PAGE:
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Glossary of Endowment-Related Terms

The following is a list of endowment-related terms and definitions.

An investment's earnings from dividend, interest, partnership distributions, rents, royalties and other income related to investment; net of investment related expenses (i.e., management expenses).

Growth in the market value of a fund over time. Calculated as the difference between the market value and the original cost basis. May also refer to the increase in market value during a specific period.

Original cost basis or amount initially invested, plus any new money invested in the fund.

Total donor gifts to a true endowment plus donor-required returns to principal (historical dollar value).

Corpus and Principal are sometimes used interchangeably, but principal also includes nonmandatory reinvestments of unspent payout, and unrealized appreciation/depreciation.

The source of money is either (1) a donor gift, or (2) internal university money. Principal is used to generate payout to support the operations of the fund holder (e.g., university, school, department).  

True Endowment – Endowment created at the request of a donor, using gift monies provided by that donor. These monies are typically used to purchase pure shares in the Merged Pool (MP). Refer to Administrative Guide Policy 3.1.2: University Funds) for more information. Shares in a True Endowment are permanently restricted per accounting rules; however, these funds may also hold some quasi shares from non-mandatory reinvestments of unused payout or other sources.

Term Endowment – Donor gift where the entire principal must be spent over a stated period of time or the occurrence of a specified event, depending on donor wishes. Shares in a term endowment are temporarily restricted per accounting rules, but their use is always restricted per donor terms.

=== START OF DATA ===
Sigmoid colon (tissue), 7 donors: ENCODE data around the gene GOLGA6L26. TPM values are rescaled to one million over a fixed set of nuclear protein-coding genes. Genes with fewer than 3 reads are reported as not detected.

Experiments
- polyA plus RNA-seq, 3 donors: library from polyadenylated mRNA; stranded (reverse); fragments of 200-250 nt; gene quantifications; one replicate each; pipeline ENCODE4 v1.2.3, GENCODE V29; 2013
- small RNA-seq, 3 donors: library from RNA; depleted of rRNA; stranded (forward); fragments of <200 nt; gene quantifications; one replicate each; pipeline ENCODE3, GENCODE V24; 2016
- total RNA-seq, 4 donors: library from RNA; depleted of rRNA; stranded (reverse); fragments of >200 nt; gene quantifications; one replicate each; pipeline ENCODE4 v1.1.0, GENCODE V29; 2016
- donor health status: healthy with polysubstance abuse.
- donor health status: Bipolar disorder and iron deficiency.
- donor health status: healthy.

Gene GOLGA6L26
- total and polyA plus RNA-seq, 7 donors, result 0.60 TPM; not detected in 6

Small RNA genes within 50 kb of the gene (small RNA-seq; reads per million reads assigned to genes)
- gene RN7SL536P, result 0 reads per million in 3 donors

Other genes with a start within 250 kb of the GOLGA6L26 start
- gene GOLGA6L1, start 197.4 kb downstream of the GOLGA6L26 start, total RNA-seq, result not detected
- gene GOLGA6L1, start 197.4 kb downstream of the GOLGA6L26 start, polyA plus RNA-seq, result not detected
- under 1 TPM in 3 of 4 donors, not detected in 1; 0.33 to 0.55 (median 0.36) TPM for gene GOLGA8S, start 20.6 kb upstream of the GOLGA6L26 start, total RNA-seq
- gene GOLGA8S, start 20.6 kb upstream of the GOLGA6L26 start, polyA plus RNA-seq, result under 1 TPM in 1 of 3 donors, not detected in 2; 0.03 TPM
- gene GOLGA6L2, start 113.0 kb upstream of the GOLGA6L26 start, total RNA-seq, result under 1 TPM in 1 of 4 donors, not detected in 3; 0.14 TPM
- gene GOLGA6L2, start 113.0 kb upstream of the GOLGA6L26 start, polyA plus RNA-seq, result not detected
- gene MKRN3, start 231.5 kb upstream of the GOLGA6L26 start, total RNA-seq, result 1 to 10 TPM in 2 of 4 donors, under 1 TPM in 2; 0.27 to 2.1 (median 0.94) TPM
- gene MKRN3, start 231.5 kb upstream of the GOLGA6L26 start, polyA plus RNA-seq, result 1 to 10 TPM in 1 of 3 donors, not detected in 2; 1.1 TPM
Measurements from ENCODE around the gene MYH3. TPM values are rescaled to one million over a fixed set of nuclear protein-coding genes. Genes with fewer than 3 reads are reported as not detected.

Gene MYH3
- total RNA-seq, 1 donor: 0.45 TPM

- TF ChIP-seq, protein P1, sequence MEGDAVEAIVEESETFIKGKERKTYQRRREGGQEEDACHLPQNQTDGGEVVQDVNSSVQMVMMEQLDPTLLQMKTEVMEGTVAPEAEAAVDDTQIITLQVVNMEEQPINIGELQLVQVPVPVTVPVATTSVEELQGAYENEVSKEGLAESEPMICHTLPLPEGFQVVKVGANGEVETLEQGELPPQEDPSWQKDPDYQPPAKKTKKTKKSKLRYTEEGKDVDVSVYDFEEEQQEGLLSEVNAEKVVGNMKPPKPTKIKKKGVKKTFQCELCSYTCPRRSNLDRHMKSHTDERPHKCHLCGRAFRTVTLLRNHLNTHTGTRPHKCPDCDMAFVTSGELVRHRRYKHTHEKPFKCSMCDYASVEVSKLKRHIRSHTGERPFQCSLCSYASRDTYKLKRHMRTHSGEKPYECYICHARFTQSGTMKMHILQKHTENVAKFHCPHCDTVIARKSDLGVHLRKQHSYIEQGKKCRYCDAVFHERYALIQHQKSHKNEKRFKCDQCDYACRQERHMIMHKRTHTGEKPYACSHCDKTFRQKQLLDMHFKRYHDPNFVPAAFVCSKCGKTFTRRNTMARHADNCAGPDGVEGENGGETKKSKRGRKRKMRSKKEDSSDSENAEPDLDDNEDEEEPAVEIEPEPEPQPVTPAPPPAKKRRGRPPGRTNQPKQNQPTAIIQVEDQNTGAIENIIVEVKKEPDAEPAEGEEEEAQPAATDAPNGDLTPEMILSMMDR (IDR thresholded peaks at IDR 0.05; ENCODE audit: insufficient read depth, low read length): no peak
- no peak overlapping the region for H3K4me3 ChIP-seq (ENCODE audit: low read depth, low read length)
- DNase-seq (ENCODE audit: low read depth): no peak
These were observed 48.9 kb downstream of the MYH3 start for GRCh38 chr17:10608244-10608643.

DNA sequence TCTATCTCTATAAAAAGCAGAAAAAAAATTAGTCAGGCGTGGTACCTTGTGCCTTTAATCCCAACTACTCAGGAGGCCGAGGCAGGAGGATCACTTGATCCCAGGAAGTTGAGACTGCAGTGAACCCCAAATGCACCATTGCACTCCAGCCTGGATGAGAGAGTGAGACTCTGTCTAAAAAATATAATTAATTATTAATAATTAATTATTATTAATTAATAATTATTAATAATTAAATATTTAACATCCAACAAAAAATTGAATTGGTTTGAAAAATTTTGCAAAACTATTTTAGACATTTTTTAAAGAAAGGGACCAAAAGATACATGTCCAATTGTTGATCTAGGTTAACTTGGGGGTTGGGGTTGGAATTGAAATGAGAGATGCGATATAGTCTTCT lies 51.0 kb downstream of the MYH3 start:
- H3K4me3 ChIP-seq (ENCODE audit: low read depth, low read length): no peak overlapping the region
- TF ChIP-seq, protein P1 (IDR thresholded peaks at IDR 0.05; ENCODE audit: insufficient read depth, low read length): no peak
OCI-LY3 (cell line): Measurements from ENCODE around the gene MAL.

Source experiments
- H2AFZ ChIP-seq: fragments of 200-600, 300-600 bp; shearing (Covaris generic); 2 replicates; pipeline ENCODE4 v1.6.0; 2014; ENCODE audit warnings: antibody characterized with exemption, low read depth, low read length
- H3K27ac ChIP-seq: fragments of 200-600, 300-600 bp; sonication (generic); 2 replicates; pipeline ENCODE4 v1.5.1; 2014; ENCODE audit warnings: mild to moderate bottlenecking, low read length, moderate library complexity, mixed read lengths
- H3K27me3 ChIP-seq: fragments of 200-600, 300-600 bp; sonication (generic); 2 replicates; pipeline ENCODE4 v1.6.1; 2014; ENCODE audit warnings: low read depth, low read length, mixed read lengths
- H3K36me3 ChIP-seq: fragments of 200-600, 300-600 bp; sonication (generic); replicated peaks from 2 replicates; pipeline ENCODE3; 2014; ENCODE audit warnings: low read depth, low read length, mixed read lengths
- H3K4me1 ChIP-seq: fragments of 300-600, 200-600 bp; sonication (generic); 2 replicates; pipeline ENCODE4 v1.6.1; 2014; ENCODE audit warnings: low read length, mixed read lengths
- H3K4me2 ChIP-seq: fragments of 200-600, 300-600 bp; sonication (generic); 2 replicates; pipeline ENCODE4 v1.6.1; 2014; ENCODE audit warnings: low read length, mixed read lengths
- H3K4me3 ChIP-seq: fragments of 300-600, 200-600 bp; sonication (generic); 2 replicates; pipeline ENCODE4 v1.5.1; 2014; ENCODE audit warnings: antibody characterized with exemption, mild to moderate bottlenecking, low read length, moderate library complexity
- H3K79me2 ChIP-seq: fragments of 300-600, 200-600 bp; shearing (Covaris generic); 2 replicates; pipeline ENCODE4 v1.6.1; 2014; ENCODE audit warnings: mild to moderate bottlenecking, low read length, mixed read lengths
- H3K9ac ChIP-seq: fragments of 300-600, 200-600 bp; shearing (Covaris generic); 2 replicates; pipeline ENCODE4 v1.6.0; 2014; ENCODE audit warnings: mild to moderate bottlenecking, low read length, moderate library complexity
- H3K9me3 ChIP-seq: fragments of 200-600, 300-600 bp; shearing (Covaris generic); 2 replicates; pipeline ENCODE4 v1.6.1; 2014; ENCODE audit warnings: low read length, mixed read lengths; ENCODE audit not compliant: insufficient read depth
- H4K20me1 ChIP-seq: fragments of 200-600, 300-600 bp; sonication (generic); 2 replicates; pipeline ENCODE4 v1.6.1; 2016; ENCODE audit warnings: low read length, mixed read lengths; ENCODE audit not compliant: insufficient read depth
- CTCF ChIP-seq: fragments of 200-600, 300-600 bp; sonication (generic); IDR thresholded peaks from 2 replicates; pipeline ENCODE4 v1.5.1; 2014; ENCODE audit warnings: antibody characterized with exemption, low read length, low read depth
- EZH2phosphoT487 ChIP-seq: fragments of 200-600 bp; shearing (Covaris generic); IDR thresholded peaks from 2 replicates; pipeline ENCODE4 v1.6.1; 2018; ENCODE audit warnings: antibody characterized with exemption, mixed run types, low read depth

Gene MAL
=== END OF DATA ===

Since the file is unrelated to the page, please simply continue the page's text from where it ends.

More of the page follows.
Fund Functioning as Endowment (FFE) – Donor gift OR university monies in an expendable fund that is invested to function in a manner similar to true endowment but is not donor directed to remain in perpetuity. FFE funds contain quasi shares that are unrestricted per accounting rules, but the use of any payout may be unrestricted or restricted per donor terms.

From the cash perspective, this pool holds the prior years’ unspent payout from true endowments but not from FFE.

Refer to Endowment Fund.

Stanford’s working capital investment pool, including:

  • FFE
  • Debt Recycling Pool
  • Insurance and Benefit Program Reserves
  • Student Loan Funds
  • Plant Funds
  • Agency Funds
  • Gifts Pending Designation
  • Restricted Funds
  • Designated Funds
  • Unrestricted Funds

A minimum of approximately $100 million of the EFP is invested in cash vehicles and the remainder is cross-invested in the MP. 

Spendable amount produced by an endowment, which can include payout from shares invested in the MP, EIFP interest, and income from specifically invested assets.

A flag/descriptor that identifies when payout from a fund requires special handling. The most common income exception is when income (i.e., what is held in the spendable ‘SU’ side of the fund) is returned to principal.